Umm Sulaim's Thoughts

Thoughts Lead To Appreciation

Boko Haram | LIVING WITH FAMILY

Do they [Boko Haram] still not live among their people?

I pose that question to my Hausa-Fulani enemies who have issues with an unmarried, Muslim, Igbo woman living in Sokoto away from her family.

A friend asked that question in an interaction.

The theme of the discussion was my imprisonment.

In a narration of my experiences these past weeks at the hands of Hausa-Fulanis who out of spite accused me of being Boko Haram, I brought up the residency of Boko Haram.

My refutation of the scheme was that Boko Haram resided among their family and people and not in the forest, prior to the declaration of a state of emergency in these three states – Borno, Yobe and Adamawa.

That prompted the rather incisive doubt from my friend that elements of the insurgency have ceased living with family.

Hausa-Fulanis are the same creatures who for years refused to accept that Boko Haram are their people.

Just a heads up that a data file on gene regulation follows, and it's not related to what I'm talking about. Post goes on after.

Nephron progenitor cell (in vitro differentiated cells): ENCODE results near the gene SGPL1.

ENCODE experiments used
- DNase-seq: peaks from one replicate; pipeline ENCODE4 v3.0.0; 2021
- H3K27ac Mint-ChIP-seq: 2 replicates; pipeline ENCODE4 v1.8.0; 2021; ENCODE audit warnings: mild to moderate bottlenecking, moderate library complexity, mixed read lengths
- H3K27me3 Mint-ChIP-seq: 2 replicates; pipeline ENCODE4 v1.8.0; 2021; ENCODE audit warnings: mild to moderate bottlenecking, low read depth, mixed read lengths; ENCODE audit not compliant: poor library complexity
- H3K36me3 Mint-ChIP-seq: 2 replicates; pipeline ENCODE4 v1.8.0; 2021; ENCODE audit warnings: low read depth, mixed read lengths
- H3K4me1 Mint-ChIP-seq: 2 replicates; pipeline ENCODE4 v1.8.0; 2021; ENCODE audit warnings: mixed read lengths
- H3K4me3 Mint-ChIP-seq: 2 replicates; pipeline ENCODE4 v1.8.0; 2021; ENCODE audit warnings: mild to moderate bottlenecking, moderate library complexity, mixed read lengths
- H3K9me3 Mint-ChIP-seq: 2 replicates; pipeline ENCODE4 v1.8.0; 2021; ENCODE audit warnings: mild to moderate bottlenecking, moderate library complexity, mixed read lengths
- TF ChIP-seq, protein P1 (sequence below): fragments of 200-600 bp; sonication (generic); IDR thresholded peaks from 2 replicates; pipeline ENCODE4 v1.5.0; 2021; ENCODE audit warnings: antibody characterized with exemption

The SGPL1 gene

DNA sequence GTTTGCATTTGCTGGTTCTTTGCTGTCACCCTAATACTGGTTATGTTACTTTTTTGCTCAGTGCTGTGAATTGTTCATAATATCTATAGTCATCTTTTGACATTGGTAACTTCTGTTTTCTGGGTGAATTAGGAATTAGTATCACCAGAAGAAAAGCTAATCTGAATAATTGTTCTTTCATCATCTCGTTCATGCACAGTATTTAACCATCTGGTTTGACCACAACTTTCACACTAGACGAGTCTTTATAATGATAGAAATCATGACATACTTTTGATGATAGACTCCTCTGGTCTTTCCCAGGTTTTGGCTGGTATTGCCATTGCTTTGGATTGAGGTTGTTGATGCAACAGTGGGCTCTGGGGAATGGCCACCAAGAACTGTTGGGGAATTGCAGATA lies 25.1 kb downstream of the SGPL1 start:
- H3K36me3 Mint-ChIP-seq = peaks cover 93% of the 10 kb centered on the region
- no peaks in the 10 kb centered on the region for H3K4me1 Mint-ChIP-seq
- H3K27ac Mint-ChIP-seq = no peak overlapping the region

Instead they placed the ethnicity of Boko Haram on Ndi Igbo, Yoruba and any other tribe.

Can Hausa-Fulanis provide a credible response to this eye-opening puzzle:

Do Boko Haram still not live among their family?

To my well-wishers, a thought:

While Boko Haram no longer operate freely, they need to live among and mingle with their people as a camouflage for their bombings.

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2 comments on “Boko Haram | LIVING WITH FAMILY

  1. Yusuf Musa
    September 12, 2014

    Asalamu alaikum Yes, I have read it and this is the second time I’m reading something similar. But even if you don’t understand Hausa well and you can’t speak it you should perceive my argument. I don’t any discrepancy with you on this note. I was not around when your belongings were taking or recorded so you not really told me what I did against your interest and expectation.

    • Umm Sulaim
      September 12, 2014

      Yusuf,

      Wa alaykas-Salam.

      First, your comment was placed on the wrong post.

      Second, my knowledge or not of Hausa has nothing to do with any post.

      Third, the essence of trust is that one believes the narration of a friend when one was not present at the incident.

      Finally, do not attempt to engage me in another debate over your actions.

      The one and only,
      Umm Sulaim

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